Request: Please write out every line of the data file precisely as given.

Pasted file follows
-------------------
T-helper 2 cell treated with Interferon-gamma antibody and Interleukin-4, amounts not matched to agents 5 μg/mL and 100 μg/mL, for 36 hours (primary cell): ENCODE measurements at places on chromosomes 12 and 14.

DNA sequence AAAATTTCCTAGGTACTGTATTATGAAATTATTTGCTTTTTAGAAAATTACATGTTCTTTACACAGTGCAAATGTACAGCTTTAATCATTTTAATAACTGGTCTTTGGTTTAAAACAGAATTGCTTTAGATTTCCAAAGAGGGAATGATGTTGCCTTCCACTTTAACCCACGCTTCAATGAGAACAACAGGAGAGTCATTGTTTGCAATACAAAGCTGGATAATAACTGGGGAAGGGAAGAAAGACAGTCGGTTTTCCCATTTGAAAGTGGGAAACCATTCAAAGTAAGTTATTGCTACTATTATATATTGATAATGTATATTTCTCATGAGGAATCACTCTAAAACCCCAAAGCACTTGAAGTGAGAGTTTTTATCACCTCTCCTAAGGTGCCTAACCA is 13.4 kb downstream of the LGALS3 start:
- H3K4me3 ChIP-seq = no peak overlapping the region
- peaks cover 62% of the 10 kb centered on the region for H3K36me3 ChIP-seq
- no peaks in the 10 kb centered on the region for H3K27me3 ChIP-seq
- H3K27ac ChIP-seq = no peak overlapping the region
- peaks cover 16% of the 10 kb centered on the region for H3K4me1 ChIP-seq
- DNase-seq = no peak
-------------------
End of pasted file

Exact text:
T-helper 2 cell treated with Interferon-gamma antibody and Interleukin-4, amounts not matched to agents 5 μg/mL and 100 μg/mL, for 36 hours (primary cell): ENCODE measurements at places on chromosomes 12 and 14.

DNA sequence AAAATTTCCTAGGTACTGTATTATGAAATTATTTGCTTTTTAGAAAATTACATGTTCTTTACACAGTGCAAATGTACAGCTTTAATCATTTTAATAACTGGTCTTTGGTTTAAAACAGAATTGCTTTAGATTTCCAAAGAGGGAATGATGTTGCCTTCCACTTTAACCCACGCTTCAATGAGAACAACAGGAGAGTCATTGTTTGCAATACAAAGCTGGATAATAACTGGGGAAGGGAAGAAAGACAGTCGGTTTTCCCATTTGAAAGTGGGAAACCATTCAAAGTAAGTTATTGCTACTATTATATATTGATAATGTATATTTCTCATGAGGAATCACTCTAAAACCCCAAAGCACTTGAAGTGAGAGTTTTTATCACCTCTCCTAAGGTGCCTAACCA is 13.4 kb downstream of the LGALS3 start:
- H3K4me3 ChIP-seq = no peak overlapping the region
- peaks cover 62% of the 10 kb centered on the region for H3K36me3 ChIP-seq
- no peaks in the 10 kb centered on the region for H3K27me3 ChIP-seq
- H3K27ac ChIP-seq = no peak overlapping the region
- peaks cover 16% of the 10 kb centered on the region for H3K4me1 ChIP-seq
- DNase-seq = no peak